Shivam’s review published on Letterboxd:
Tenet is the latest gargantuan blockbuster spectacle from Christopher Nolan, and in all honesty while its one of the weaker Nolan outings, this film is still pretty great. The action set pieces were superb. There were many points where I was in pure awe of what was unfolding in front of my eyes. The hand to hand combat scenes are great but the huge moments such as the airport sequence, the highway sequence, and the finale are insane to look at. The reverse fight scenes are pretty insane as well and it feels fresh, its clear a lot of effort went into the stunt work of the film and that the cast and crew were giving it their all. The visual style of the film is great, you can always count on Hoyte Van Hoytema for excellent cinematography. The film looks very sleek and clean, almost shiny and this aesthetic fits well with the international espionage story. This was shot on gorgeous 70mm Imax film and when seen in Imax the film is a treat to watch. The acting is fairly solid. John David Washington’s performance is great and while not his best, it’s still great, his back and forth banter with Robert Pattinson’s character Neil is great and Pattinson’s fun and suave performance did steal the show at points. Kenneth Branagh’s villainous Sator is decent, and definitely, the best thing he’s done this year (the other being the garbage that was the Artemis Fowl movie), at points he did feel a little too cartoony and generic as well as the fact that his accent was a little inconsistent. Elizabeth Debicki's character Kat is well acted but the chemistry between her and John David Washington was nonexistent. The other supporting cast including Himesh Patel, Aaron Taylor-Johnson, and Dimple Kapadia all did a good job.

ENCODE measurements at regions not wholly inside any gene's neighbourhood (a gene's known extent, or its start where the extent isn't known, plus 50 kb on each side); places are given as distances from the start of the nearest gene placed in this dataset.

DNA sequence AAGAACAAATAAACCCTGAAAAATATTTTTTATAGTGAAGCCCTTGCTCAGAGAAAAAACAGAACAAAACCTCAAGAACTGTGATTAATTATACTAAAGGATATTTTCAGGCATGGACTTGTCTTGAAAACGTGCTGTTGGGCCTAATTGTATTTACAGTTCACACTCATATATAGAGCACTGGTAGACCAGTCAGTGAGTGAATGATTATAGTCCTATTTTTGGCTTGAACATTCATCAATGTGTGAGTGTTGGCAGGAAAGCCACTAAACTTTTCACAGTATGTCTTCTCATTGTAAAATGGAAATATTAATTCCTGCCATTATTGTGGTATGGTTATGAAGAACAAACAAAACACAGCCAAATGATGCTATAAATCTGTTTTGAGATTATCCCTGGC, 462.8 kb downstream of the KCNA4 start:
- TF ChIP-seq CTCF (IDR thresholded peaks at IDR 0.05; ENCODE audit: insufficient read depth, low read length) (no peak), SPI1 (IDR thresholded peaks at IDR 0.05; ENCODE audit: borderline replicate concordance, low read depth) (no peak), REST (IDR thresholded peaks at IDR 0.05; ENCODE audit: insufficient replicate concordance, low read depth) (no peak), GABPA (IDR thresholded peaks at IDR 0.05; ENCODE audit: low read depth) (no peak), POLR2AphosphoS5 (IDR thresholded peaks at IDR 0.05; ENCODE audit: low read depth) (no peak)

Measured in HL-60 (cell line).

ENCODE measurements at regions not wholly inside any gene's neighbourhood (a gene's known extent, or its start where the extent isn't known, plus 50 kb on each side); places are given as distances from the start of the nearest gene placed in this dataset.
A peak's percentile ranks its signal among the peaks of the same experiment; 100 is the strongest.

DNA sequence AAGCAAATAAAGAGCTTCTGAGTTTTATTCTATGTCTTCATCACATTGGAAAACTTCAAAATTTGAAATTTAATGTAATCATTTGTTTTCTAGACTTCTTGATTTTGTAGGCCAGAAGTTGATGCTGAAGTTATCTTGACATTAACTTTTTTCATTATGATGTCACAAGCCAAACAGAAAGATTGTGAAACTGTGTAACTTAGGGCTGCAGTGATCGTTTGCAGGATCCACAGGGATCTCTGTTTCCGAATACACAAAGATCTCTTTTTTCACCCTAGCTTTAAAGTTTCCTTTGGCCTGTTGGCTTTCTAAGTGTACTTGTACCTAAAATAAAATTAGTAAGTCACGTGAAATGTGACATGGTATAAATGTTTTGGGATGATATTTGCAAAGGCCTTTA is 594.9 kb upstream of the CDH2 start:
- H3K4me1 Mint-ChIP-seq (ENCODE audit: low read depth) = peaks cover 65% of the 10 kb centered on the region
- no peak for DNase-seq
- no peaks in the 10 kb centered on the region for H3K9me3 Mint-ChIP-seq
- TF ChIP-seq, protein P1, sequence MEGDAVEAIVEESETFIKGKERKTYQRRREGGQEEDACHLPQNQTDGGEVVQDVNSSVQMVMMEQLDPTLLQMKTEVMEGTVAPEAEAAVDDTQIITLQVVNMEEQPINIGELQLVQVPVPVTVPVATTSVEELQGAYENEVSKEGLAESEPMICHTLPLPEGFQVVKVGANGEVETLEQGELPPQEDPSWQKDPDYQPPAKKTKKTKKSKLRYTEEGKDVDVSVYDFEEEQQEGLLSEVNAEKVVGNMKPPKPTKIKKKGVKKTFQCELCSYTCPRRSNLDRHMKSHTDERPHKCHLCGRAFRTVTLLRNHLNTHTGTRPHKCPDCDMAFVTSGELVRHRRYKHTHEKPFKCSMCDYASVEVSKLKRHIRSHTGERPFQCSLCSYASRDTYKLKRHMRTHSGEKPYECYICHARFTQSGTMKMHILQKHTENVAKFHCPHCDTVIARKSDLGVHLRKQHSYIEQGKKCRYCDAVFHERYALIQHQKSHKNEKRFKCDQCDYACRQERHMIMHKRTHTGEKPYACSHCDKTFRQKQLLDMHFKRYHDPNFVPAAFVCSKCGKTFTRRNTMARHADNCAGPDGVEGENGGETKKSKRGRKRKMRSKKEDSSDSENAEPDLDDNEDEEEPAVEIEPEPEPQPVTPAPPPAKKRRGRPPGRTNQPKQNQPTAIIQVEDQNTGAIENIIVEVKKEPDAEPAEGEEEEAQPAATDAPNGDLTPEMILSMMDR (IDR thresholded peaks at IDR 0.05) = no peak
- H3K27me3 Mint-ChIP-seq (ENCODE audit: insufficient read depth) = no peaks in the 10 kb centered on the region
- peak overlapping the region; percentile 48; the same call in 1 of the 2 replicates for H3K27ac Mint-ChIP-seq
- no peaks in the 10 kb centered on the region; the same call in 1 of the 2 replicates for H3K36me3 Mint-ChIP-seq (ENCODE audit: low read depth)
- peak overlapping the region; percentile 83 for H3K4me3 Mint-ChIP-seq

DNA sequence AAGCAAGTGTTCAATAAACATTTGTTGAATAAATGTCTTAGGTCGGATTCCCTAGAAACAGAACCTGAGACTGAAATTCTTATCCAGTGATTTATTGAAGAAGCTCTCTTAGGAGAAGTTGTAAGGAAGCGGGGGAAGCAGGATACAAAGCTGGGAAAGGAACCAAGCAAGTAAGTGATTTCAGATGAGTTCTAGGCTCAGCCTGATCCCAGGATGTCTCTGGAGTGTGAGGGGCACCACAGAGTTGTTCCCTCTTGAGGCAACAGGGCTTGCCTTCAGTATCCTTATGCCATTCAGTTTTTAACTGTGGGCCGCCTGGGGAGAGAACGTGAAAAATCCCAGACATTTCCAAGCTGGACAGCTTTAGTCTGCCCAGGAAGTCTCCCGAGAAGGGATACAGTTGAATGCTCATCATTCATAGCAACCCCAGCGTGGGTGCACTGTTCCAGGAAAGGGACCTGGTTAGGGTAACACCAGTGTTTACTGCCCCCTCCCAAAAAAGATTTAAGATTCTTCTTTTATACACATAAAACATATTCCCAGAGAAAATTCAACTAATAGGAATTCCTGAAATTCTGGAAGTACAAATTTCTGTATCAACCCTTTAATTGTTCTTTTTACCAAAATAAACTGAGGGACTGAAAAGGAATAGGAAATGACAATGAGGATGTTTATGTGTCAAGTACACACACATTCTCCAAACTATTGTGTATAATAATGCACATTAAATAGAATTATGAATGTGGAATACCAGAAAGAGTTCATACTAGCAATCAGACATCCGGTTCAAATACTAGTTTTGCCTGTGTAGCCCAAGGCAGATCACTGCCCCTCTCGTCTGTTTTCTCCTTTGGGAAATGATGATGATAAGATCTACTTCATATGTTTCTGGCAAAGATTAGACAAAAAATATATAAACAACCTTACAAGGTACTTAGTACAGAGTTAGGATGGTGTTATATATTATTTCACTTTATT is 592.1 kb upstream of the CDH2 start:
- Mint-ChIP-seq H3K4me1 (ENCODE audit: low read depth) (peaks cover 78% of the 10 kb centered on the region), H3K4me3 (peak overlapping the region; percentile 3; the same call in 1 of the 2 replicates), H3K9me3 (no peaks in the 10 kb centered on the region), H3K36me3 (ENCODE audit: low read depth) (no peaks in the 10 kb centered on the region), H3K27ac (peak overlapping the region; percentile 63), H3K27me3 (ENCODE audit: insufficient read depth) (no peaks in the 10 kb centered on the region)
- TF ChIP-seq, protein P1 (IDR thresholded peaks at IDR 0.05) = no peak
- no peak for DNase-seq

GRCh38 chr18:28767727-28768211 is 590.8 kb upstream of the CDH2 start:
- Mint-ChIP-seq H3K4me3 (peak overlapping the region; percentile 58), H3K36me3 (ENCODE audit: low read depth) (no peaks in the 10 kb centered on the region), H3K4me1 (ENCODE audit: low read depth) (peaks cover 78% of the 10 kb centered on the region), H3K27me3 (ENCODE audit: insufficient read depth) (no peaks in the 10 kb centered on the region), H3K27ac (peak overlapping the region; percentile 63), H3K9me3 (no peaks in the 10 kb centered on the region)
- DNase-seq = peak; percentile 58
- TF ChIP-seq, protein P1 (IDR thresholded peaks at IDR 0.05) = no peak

However, the plot is a bit messy and a little all over the place. One very apparent thing is that Nolan isn't too good at writing female characters, other than one or two all of his female characters have all felt the same and lack any real depth and character. They feel more like plot devices instead of people. Some of the editing was a little weird and the film does a mediocre job at actually explaining the main concepts of the film. One of the biggest and most damaging aspects of the film is the sound mixing. Nolan is known for making pretty loud and booming films but this takes it to a new level to the point where it becomes annoying and self-indulgent. I saw this in Imax and throughout the whole runtime, the bass ridden film kept the cinema practically shaking throughout. At some points, the film just got too loud where it almost became borderline migraine-inducing. On top of this, the heavy score and sound effects basically drown out the dialogue making it impossible to understand what the characters were saying. This is very detrimental to a fairly cerebral film like Tenet which demands the audience listens and understands every bit of dialogue, especially when they are explaining some heavy concepts. I would say roughly 40% of the key dialogue is essentially inaudible to the audience, which makes an already somewhat scattered film even more confusing. Last but not least, I found Tenet's emotional core, which revolved around Kat, to feel somewhat insincere. This aspect felt somewhat shoved in and didn't have much heart, especially compared to the other spectacle works by Nolan like Interstellar and Inception.